Desktop version

Home arrow Law arrow Tracing the roles of soft law in human rights

‘Soft Law Instruments’

This definition of soft law is, and is intended to be, broad. It is not limited to norms derived from any particular source, formulated by any particular actor, or set forth in any particular type of instrument.

According to this understanding of soft law then, there are no instruments that are soft law as such. The rules reflected in a UN General Assembly Declaration, for example, may be soft law, and the form and provenance of such instruments may provide the necessary degree of support to establish the soft law character of the norms contained therein, but the instrument itself would not be soft law.

Nonetheless, the term ‘soft law’ is commonly used as a descriptor for certain types of instruments, including, but not limited to, normative statements in formally non-binding texts adopted by states in a multilateral setting. In addition, as this study focuses on the way in which soft law is being used, much of the practice surveyed involves recourse to codifications and other instruments as evidence to support or promote the existence of the relevant norms.

The term ‘soft law instruments’ then may be understood as referring to any instrument with normative content that by its form and provenance provides support sufficient to establish the minimum threshold of traction for at least some of the norms contained therein to be regarded as soft law.

There is an extensive catalogue of instruments that may be deemed to have at least some evidentiary weight as soft law. Of particular significance in the field of human rights, there are resolutions and other pronouncements of representative organs of IGOs (including declarations, principles, rules, and guidelines),[1] opinions of experts (or anyone else for that matter) that have been endorsed by states directly or through IGO organs/5 ad hoc intergovernmental processes for the elaboration of standards,[2] [3] [4] [5] [6] and treaty body jurisprudence (including general comments/recommendations, views, enquiries).!7 One might also include in this category decisions of regional and international courts and quasi-judicial bodies, in relation to those that are not parties to the particular dispute. Each of these types of instruments reflects at least some of the factors identified here.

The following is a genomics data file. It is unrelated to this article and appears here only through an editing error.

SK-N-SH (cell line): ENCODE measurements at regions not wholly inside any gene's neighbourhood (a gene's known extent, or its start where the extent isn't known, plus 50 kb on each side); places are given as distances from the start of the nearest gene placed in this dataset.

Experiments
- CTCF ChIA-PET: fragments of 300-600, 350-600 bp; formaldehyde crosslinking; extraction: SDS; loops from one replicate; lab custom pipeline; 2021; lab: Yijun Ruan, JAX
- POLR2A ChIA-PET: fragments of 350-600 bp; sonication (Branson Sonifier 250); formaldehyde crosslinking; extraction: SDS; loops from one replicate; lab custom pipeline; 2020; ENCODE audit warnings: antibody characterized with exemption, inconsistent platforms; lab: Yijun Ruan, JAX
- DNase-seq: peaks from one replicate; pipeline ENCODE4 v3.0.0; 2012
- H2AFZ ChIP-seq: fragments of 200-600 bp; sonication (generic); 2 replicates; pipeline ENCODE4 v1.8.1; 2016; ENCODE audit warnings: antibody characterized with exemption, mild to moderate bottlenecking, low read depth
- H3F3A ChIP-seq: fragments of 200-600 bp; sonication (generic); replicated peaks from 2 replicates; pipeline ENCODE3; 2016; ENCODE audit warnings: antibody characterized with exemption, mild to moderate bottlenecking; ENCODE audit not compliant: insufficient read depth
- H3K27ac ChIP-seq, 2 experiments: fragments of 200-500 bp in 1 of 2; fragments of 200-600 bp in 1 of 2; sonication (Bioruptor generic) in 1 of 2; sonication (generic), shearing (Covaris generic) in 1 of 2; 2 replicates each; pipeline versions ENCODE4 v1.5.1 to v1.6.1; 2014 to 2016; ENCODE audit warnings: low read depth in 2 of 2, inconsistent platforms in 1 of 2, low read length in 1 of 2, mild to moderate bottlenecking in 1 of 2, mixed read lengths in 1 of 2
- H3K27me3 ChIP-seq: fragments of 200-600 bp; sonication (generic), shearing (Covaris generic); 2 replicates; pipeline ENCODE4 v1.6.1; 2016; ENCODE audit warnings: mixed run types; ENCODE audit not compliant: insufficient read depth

• [1] See Felipe Gomez Isa’s chapter in this volume.
  • [2] See the chapters by Stephanie Lagoutte, Christoph Good, Debra Long and Rachel Murray, andMegan Bradley and Angela Sherwood in this volume.
  • [3] See the chapters by Peter Vedel Kessing and Bruce Oswald in this volume.
  • [4] See the chapters by Kasey McCall-Smith and Matyas Bodig in this volume.
  • [5] This would include of course those entities empowered by states to create new rules of international law. While intergovernmental organizations increasingly engage in law-making, their authorityto do so can and must be traced back to states.
  • [6] This proposal of rules, or interpretations thereof, by academics and other non-state actors must bedistinguished from the use of academic writings ‘as subsidiary means for the determination of rules oflaw’, within the meaning ofArt. 38(1)(d) of the ICJ Statute. The latter are not sources of internationallaw, but merely provide evidence of what the rules are, with the rules themselves having their legalfoundation in Art. 38(1)(a)—(c).
 
Source
< Prev   CONTENTS   Source   Next >

Related topics